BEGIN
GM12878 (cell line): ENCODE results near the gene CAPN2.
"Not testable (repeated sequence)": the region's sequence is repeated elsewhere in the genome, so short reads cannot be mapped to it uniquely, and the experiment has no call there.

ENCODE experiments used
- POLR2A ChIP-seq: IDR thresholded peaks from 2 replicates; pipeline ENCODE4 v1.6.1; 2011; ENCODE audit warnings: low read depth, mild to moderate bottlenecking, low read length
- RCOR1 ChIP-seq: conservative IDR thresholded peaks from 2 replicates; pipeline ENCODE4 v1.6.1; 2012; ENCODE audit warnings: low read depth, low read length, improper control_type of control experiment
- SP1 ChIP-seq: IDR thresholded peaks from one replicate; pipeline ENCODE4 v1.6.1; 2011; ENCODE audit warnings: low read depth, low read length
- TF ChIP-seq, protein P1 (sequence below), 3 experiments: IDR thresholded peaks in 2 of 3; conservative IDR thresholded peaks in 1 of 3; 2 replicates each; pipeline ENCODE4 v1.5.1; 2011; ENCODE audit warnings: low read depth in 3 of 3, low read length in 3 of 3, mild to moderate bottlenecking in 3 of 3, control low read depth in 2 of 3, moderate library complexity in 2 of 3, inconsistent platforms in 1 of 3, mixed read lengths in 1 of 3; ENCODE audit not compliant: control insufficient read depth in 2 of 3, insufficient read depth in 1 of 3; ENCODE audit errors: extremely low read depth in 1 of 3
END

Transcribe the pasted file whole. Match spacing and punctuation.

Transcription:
GM12878 (cell line): ENCODE results near the gene CAPN2.
"Not testable (repeated sequence)": the region's sequence is repeated elsewhere in the genome, so short reads cannot be mapped to it uniquely, and the experiment has no call there.

ENCODE experiments used
- POLR2A ChIP-seq: IDR thresholded peaks from 2 replicates; pipeline ENCODE4 v1.6.1; 2011; ENCODE audit warnings: low read depth, mild to moderate bottlenecking, low read length
- RCOR1 ChIP-seq: conservative IDR thresholded peaks from 2 replicates; pipeline ENCODE4 v1.6.1; 2012; ENCODE audit warnings: low read depth, low read length, improper control_type of control experiment
- SP1 ChIP-seq: IDR thresholded peaks from one replicate; pipeline ENCODE4 v1.6.1; 2011; ENCODE audit warnings: low read depth, low read length
- TF ChIP-seq, protein P1 (sequence below), 3 experiments: IDR thresholded peaks in 2 of 3; conservative IDR thresholded peaks in 1 of 3; 2 replicates each; pipeline ENCODE4 v1.5.1; 2011; ENCODE audit warnings: low read depth in 3 of 3, low read length in 3 of 3, mild to moderate bottlenecking in 3 of 3, control low read depth in 2 of 3, moderate library complexity in 2 of 3, inconsistent platforms in 1 of 3, mixed read lengths in 1 of 3; ENCODE audit not compliant: control insufficient read depth in 2 of 3, insufficient read depth in 1 of 3; ENCODE audit errors: extremely low read depth in 1 of 3